Fratto said that he thinks many Americans were mistaken by believing that the bill was a “bailout of Wall Street.” Instead, he said the bill was to prevent a large economic crisis.

Nobody wants to bail out Wall Street, and we understand Americans might be opposed to bailing out Wall Street … This is not a bailout,” he said. “We hope Americans don’t need to see real evidence of a break down in order to prevent a break down.”

Earlier in the day, Bush argued that jittery U.S. taxpayers will benefit from a number of safeguards that lawmakers wrote into the pending legislation during weekend negotiations on Capitol Hill, including checks and balances on the operation of the program.

But supporters — even Republicans — said they didn’t like the bailout but didn’t want to play with history or risk an economic collapse.

“I’m not willing to put that bullet in the revolver and spin it. I will take the political risk,” said Rep. Spencer Bachus, R-Ala., the ranking member of the House Financial Services Committee.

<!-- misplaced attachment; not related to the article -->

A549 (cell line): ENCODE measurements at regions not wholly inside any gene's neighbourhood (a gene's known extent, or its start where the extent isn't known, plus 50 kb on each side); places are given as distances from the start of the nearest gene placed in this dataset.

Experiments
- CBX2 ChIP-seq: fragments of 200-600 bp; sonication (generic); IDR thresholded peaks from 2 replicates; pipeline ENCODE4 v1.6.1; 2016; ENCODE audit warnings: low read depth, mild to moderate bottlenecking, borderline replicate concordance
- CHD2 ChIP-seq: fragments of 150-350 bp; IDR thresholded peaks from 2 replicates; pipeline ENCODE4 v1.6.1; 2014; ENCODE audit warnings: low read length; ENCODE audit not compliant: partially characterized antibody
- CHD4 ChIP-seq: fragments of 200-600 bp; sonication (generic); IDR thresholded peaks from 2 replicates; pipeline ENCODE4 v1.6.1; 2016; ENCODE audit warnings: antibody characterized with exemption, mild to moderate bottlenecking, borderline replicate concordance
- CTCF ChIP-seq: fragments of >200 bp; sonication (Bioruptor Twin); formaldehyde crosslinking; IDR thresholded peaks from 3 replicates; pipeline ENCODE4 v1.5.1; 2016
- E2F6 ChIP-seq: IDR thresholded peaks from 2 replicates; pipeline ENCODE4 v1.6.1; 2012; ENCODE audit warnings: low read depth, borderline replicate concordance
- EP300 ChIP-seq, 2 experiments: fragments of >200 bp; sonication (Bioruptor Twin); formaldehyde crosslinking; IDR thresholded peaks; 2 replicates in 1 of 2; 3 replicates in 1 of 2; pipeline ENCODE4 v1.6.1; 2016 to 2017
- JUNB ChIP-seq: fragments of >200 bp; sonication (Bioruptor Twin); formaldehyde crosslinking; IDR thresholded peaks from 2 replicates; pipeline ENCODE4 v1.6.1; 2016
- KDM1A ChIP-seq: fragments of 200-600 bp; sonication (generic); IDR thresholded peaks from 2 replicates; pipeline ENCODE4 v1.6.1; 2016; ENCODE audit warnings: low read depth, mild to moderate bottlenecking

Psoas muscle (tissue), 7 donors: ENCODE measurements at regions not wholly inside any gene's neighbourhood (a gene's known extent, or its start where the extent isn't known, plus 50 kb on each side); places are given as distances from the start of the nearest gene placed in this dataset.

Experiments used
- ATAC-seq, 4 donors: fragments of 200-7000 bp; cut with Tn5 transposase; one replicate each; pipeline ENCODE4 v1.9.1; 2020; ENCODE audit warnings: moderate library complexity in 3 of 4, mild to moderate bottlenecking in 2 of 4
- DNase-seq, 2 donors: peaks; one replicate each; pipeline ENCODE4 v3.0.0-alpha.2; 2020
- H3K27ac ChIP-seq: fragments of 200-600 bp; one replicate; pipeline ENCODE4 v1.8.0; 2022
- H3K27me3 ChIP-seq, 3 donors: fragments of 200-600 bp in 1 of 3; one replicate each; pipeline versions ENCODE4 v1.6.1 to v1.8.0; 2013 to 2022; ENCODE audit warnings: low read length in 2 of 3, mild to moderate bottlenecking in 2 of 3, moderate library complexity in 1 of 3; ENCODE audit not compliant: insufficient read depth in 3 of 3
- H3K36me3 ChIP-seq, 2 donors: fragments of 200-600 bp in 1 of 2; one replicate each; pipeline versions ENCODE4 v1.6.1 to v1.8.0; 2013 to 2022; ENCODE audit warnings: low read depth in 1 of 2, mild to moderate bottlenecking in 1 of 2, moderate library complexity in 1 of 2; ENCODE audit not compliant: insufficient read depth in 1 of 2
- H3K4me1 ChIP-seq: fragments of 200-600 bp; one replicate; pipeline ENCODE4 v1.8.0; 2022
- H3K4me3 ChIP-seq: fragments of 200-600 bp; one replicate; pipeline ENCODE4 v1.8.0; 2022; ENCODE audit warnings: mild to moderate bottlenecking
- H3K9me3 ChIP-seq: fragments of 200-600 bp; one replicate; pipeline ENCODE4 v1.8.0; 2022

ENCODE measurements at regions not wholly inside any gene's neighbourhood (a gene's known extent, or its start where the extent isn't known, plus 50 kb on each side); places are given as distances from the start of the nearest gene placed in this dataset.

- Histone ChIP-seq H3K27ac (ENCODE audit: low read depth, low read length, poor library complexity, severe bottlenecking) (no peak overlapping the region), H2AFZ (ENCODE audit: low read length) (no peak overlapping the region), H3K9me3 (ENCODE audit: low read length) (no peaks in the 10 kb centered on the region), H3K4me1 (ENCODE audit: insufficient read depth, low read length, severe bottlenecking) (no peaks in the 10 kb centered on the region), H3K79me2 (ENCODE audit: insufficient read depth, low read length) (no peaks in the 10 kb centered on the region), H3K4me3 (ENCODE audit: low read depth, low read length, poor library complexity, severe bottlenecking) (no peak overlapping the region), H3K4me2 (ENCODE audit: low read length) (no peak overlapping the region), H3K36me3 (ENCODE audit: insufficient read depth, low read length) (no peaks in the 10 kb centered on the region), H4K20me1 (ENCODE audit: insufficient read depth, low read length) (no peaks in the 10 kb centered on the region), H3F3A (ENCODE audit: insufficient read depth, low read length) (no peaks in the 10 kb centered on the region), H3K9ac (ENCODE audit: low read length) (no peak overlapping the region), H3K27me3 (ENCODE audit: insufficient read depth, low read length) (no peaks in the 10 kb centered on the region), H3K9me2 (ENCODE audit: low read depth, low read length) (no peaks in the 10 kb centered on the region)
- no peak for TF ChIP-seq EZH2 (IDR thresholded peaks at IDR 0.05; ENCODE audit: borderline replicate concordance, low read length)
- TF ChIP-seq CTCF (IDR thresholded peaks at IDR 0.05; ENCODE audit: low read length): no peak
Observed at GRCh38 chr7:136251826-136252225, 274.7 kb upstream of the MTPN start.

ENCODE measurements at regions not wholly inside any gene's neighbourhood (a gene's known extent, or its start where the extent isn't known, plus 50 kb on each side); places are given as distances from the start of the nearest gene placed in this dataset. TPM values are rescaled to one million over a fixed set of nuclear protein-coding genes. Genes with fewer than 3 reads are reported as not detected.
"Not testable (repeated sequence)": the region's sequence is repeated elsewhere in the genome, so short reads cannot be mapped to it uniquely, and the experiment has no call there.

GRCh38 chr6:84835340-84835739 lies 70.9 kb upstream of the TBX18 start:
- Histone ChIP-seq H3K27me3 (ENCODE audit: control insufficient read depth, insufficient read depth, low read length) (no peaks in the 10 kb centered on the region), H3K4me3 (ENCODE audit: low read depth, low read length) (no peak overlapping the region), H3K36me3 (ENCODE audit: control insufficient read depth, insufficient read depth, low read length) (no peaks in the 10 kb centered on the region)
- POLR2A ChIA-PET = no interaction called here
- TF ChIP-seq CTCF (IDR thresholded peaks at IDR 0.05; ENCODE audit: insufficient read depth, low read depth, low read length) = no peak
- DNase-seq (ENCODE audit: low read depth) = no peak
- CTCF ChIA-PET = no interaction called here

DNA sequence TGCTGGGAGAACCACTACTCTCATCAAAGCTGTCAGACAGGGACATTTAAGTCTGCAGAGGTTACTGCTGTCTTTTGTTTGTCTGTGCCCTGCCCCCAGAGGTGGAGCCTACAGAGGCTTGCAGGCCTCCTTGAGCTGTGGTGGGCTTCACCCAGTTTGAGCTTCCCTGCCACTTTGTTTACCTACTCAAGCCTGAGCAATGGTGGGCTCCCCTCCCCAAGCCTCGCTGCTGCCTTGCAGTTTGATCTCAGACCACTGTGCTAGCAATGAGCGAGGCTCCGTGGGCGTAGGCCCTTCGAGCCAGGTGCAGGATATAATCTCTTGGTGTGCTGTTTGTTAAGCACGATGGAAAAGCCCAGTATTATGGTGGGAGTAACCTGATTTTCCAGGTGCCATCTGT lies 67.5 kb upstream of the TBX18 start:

“We’re all worried about losing our jobs,” said Rep. Paul Ryan, R-Wis., before the vote. “Most of us say, ‘I want this thing to pass, but I want you to vote for it — not me.’

“We’re in this moment, and if we fail to do the right thing, Heaven help us,” he said.

Opponents said part of the reason for the opposition from Republicans was what they termed a partisan speech by House Speaker Nancy Pelosi, said one GOP source. House Minority Whip Roy Blunt said he thinks Republicans could have provided a dozen more votes had Pelosi not given her speech.

Pelosi had said that Congress needed to pass the bill, even though it was an outgrowth of the “failed economic policies” of the last eight years.

“When was the last time someone asked you for $700 billion?” she asked. “It is a number that is staggering, but tells us only the costs of the Bush administration’s failed economic policies — policies built on budgetary recklessness, on an anything goes mentality, with no regulation, no supervision, and no discipline in the system.”

House Republican Conference Chairman, Rep. Adam Putnam, R-Fla., said “he was disappointed that the process that yielded a bipartisan approach took a very marked, partisan tone at the end of the debate.”

This is not a partisan crisis, this is an economic crisis,” said Deputy Minority Whip Rep. Eric Cantor, who said that 94 Democrats also refused to go along with the bill. He described the vote as the result of “Speaker Pelosi’s failure to listen and failure to lead.”

Pelosi said that Republicans have not received the message from the White House that bipartisanship was needed.